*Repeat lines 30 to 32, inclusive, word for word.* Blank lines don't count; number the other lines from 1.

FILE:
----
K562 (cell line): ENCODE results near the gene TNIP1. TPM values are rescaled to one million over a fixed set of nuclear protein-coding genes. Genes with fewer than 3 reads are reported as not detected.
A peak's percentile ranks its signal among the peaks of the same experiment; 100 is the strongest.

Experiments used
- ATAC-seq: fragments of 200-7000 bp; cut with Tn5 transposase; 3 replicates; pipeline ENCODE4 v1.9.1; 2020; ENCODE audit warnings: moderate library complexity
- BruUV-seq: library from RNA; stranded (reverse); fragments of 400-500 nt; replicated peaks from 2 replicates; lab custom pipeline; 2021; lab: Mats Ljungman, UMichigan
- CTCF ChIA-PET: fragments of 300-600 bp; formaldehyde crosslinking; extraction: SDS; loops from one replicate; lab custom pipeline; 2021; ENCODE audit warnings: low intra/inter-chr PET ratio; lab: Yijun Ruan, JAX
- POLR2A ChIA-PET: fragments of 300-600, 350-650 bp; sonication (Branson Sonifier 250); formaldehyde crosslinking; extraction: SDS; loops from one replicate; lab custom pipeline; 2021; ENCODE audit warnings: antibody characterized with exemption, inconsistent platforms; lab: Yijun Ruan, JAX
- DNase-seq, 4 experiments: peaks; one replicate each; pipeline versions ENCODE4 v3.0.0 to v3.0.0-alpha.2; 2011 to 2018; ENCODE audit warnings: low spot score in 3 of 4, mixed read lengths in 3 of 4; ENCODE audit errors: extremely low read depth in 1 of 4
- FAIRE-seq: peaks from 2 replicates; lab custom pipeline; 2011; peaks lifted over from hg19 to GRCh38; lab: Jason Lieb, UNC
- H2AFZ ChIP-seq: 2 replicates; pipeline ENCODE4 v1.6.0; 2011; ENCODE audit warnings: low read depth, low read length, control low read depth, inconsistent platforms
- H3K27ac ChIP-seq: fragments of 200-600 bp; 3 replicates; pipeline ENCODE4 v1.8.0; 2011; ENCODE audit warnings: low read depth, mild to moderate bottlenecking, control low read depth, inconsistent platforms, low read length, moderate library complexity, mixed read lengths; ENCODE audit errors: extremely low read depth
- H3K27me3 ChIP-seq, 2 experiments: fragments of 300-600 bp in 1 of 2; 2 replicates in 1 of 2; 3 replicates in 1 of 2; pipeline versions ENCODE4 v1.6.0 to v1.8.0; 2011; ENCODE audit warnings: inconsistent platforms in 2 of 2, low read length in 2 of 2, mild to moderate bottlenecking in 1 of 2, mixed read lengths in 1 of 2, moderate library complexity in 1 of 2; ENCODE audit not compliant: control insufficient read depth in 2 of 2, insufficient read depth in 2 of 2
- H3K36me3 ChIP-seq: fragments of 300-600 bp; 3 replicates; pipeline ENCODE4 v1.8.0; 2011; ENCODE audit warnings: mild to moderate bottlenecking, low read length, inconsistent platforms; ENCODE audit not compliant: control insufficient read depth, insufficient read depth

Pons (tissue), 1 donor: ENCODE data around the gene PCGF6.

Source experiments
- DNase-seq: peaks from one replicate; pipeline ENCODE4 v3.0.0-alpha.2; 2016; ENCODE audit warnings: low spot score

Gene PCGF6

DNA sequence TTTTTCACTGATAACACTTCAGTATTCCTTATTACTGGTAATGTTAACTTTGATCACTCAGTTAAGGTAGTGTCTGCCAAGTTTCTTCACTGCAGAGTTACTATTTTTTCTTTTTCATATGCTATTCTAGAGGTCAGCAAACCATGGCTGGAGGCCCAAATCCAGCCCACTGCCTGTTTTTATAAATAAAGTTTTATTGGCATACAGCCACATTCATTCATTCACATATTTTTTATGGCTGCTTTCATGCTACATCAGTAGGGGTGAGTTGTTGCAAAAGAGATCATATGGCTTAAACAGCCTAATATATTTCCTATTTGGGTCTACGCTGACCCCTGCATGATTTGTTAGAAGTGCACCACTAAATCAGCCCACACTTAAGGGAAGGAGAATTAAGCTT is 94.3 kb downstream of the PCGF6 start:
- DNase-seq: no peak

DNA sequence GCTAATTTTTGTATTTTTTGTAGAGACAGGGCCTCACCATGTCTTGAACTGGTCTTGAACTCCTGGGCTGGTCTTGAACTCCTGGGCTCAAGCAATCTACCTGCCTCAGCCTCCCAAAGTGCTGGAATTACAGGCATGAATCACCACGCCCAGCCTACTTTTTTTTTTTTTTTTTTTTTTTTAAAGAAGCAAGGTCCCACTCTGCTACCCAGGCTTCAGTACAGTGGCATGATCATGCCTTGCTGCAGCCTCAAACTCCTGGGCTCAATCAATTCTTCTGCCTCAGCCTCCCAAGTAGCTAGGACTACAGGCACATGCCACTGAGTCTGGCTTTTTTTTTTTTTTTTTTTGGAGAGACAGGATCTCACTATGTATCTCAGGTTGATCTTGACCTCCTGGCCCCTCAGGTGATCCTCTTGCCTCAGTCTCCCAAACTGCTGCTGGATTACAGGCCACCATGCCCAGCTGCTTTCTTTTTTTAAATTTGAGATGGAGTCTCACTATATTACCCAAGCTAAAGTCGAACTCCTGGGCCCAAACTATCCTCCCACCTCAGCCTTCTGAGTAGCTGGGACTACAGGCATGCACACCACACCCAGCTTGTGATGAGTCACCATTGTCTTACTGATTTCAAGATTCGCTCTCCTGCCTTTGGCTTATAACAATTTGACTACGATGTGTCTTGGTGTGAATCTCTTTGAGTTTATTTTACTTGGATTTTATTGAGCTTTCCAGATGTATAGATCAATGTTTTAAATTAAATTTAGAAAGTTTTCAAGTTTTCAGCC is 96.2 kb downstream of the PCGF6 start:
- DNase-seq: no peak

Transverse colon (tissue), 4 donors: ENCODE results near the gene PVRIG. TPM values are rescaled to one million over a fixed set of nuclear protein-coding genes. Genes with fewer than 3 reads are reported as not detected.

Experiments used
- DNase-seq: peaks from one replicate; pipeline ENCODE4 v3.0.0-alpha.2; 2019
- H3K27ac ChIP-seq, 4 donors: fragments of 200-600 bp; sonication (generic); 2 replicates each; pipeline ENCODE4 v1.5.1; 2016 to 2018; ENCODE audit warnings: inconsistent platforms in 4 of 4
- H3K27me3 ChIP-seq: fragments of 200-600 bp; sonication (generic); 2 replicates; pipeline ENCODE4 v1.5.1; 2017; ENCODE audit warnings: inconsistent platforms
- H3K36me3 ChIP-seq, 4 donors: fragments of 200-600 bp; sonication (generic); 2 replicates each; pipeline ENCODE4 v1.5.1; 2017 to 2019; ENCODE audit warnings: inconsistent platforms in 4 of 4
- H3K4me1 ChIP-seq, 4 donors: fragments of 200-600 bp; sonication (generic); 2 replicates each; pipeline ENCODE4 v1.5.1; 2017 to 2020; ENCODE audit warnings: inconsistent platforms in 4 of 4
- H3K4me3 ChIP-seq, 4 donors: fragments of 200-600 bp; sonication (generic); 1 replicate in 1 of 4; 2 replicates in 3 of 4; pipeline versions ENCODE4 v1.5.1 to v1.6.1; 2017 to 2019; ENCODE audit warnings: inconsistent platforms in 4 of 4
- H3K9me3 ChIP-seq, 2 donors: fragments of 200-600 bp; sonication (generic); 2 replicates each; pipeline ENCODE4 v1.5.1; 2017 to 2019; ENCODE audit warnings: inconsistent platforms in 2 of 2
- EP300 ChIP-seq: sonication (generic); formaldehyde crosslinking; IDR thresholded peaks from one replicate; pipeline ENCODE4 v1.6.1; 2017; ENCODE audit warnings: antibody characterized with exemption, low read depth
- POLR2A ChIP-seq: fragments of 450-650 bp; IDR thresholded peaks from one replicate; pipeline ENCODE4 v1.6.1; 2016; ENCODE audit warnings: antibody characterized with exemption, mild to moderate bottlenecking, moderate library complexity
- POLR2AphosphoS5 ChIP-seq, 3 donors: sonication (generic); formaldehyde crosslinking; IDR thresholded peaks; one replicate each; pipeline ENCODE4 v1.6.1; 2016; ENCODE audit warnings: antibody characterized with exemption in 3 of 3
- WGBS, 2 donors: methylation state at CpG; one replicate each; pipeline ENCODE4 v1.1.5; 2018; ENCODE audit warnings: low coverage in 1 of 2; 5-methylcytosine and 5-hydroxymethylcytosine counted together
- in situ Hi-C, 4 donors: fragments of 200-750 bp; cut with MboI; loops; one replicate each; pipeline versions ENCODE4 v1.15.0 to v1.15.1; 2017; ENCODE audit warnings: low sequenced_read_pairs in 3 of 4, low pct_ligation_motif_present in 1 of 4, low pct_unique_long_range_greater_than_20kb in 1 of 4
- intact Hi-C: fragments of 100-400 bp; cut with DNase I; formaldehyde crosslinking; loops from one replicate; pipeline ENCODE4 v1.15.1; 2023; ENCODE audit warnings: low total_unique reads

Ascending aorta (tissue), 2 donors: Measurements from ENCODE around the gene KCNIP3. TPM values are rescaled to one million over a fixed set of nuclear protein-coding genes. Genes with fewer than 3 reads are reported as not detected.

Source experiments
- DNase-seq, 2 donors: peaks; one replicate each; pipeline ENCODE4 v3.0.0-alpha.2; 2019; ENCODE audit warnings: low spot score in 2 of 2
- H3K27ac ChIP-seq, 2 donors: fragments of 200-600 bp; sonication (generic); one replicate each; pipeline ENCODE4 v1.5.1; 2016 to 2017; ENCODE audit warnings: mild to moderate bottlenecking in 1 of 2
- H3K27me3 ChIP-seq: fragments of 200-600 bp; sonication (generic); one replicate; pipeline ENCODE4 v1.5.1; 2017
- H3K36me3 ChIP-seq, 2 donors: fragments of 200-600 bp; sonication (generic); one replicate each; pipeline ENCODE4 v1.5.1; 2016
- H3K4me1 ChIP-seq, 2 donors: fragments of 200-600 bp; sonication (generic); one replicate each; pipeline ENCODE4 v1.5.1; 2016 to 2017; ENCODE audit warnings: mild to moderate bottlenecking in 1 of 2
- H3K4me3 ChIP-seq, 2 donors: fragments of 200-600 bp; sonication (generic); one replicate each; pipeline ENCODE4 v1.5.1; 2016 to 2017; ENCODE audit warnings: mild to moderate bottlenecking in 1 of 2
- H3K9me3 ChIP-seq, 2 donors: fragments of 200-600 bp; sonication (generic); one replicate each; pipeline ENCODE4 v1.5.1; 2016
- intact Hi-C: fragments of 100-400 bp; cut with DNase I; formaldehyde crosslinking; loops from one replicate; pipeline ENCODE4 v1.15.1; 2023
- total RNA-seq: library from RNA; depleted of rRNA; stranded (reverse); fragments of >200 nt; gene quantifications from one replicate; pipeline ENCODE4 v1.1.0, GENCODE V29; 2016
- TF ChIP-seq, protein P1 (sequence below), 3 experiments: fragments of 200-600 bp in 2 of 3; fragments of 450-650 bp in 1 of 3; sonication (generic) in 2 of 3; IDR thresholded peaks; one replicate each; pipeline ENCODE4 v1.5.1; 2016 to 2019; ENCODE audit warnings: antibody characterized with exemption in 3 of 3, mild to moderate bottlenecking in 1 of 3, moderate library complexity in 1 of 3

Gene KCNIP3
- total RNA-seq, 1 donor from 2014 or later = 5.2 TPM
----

- H3K9me3 ChIP-seq, 2 donors: fragments of 200-600 bp; sonication (generic); 2 replicates each; pipeline ENCODE4 v1.5.1; 2017 to 2019; ENCODE audit warnings: inconsistent platforms in 2 of 2
- EP300 ChIP-seq: sonication (generic); formaldehyde crosslinking; IDR thresholded peaks from one replicate; pipeline ENCODE4 v1.6.1; 2017; ENCODE audit warnings: antibody characterized with exemption, low read depth
- POLR2A ChIP-seq: fragments of 450-650 bp; IDR thresholded peaks from one replicate; pipeline ENCODE4 v1.6.1; 2016; ENCODE audit warnings: antibody characterized with exemption, mild to moderate bottlenecking, moderate library complexity